A Markov-based mathematical model estimates that transplanting hepatitis C virus (HCV)-positive livers into HCV-negative patients who have received direct-acting antiviral (DAA) agents would be cost effective and improve outcomes, researchers report in the March issue of Clinical Gastroenterology and Hepatology. There has been a steady increase in the number of

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  • IBD Research Highlights from 2019 ECCO Congress

IBD Research Highlights from 2019 ECCO Congress

A variety of exciting findings from inflammatory bowel disease (IBD) research were presented at the Congress of the European Crohn’s and Colitis Organisation (ECCO), held in Copenhagen, March 7–9. Shixian Hu (Universitair Medisch Centrum Groningen, The Netherlands) reported on associations between genetic factors and the microbiome in patients with IBD.

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  • REVIEW: Combining CRISPR-Cas9 and Organoid Technologies to Study Gastrointestinal Diseases

REVIEW: Combining CRISPR-Cas9 and Organoid Technologies to Study Gastrointestinal Diseases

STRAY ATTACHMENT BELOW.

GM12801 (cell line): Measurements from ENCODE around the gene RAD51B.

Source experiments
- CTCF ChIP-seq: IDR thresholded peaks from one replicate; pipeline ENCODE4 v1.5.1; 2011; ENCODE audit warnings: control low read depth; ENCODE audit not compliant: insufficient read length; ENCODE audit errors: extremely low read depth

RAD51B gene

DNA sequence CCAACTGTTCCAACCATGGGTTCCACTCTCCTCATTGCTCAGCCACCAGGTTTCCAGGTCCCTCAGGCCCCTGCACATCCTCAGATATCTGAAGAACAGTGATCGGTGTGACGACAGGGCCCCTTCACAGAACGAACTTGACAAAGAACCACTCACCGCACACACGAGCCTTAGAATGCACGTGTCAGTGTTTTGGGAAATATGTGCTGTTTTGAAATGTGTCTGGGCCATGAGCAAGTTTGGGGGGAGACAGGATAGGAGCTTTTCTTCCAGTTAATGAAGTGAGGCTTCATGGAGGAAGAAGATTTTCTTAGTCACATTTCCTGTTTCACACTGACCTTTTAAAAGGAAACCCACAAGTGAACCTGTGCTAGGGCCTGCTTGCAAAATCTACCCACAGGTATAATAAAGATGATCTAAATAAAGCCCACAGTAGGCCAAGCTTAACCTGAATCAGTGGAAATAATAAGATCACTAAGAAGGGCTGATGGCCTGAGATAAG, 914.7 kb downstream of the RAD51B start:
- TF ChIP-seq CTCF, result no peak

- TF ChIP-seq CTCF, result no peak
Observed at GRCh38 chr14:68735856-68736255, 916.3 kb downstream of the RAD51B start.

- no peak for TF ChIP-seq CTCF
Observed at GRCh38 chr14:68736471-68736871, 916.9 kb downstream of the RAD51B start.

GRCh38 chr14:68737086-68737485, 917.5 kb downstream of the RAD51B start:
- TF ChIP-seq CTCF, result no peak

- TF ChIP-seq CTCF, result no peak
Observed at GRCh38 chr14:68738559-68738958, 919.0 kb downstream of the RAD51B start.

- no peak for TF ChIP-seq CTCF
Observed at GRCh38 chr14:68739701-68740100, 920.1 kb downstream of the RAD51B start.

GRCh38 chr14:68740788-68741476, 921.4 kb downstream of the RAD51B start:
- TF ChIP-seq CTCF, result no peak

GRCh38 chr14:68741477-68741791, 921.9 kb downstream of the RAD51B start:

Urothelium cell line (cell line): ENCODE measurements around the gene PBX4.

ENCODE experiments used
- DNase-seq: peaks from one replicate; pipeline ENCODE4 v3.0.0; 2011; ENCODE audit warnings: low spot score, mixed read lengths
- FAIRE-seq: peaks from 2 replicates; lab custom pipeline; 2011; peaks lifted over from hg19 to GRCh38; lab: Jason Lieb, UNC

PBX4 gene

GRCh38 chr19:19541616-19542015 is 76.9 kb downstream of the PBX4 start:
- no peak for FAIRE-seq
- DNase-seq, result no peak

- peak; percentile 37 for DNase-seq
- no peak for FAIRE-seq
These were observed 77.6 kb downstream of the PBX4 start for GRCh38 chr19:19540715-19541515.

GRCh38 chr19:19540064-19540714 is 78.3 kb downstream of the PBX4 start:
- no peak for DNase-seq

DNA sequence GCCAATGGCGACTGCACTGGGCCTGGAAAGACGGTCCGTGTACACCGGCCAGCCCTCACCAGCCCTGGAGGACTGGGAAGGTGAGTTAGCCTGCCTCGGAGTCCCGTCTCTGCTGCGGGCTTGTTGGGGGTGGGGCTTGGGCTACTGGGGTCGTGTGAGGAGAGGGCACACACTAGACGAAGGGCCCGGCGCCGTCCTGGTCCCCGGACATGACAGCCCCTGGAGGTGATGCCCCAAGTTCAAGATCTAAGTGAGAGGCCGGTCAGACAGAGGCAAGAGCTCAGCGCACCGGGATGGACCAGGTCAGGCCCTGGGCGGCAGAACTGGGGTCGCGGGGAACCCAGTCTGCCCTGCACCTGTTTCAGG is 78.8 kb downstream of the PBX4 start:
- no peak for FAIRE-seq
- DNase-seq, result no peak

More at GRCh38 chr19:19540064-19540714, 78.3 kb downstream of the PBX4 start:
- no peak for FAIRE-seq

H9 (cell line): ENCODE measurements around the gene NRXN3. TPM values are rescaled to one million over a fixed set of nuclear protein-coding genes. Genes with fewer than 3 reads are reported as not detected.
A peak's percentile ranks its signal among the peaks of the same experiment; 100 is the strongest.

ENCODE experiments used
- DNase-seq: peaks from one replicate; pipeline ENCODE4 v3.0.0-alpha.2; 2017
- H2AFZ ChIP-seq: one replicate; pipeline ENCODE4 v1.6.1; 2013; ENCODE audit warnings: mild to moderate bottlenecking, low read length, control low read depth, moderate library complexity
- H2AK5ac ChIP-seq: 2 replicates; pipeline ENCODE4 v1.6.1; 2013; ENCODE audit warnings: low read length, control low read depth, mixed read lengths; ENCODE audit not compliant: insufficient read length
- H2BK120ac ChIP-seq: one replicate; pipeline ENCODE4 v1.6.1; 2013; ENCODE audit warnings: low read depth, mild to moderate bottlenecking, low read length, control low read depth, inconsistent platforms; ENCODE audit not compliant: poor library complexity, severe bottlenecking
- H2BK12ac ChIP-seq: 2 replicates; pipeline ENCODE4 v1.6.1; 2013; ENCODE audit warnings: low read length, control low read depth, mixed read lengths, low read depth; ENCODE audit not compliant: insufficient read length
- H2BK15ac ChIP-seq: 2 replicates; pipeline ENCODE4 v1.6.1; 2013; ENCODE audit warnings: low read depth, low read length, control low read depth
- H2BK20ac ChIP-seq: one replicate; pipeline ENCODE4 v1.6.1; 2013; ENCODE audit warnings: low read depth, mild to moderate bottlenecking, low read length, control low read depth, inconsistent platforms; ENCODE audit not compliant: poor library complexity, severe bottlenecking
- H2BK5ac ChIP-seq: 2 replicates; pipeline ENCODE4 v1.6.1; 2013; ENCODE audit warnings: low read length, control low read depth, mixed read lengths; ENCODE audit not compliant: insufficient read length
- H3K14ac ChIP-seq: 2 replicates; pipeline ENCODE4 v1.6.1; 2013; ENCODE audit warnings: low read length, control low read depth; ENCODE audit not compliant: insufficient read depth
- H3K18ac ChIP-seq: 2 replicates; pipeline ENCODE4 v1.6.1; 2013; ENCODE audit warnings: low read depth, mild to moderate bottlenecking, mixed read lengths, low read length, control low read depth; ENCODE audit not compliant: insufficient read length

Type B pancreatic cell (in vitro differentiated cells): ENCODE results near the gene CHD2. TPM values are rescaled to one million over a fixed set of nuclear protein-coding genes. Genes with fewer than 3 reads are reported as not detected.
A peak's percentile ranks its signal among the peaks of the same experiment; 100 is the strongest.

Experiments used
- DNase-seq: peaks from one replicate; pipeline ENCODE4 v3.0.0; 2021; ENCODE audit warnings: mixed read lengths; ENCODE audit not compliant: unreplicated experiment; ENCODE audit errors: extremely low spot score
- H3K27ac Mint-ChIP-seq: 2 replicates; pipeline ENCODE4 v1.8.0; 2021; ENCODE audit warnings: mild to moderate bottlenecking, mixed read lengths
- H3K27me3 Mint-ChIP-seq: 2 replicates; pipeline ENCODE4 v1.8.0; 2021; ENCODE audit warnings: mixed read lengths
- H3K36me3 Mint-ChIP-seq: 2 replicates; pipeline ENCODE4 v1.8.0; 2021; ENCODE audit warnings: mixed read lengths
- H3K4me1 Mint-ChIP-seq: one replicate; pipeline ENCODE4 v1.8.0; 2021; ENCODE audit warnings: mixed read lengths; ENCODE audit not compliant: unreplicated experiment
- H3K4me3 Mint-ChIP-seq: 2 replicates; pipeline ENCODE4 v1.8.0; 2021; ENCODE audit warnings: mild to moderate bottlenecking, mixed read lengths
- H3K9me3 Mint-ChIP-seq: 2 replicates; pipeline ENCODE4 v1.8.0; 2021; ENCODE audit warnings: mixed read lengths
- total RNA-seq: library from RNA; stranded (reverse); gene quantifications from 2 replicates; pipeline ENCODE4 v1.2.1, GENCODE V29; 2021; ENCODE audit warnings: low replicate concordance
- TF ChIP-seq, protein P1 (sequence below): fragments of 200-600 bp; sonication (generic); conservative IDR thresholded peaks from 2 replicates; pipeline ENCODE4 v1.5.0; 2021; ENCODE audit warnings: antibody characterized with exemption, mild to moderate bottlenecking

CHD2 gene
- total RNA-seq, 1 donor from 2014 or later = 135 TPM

CRISPR-Cas9 technology can be used to engineer organoids for studies of gastrointestinal development and disease pathogenesis. In the February issue of Gastroenterology, Masayuki Fujii et al review derivation of organoids from human gastrointestinal tissues and how CRISPR-Cas9 has advanced studies of the digestive system. CRISPR-Cas9 genome editing technology allows researchers to

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  • REVIEW: Balancing Benefit vs Risk of Immunosuppressive Therapy for IBD

REVIEW: Balancing Benefit vs Risk of Immunosuppressive Therapy for IBD

Inflammatory bowel diseases (IBD) and their treatments, particularly immunosuppressive drugs, increase risk of infections and cancers. However, by promoting mucosal healing, these agents reduce risks of infections related to intestinal lesions, malnutrition, intravenous devices, and IBD surgeries and reduce risk of cancers associated with chronic mucosal inflammation. Laurent Beaugerie and Julien Kirchgesner

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  • Can an Antibody Against IL13 Be Used to Treat Eosinophilic Esophagitis?

Can an Antibody Against IL13 Be Used to Treat Eosinophilic Esophagitis?

A monoclonal antibody against IL13 reduced histologic and endoscopic features of eosinophilic esophagitis (EoE) in a placebo-controlled phase 2 trial, researchers report in the February issue of Gastroenterology. The antibody, called RPC4046, was well tolerated. EoE is a chronic, immune-mediated disease of the esophagus characterized by eosinophil-mediated mucosal inflammation and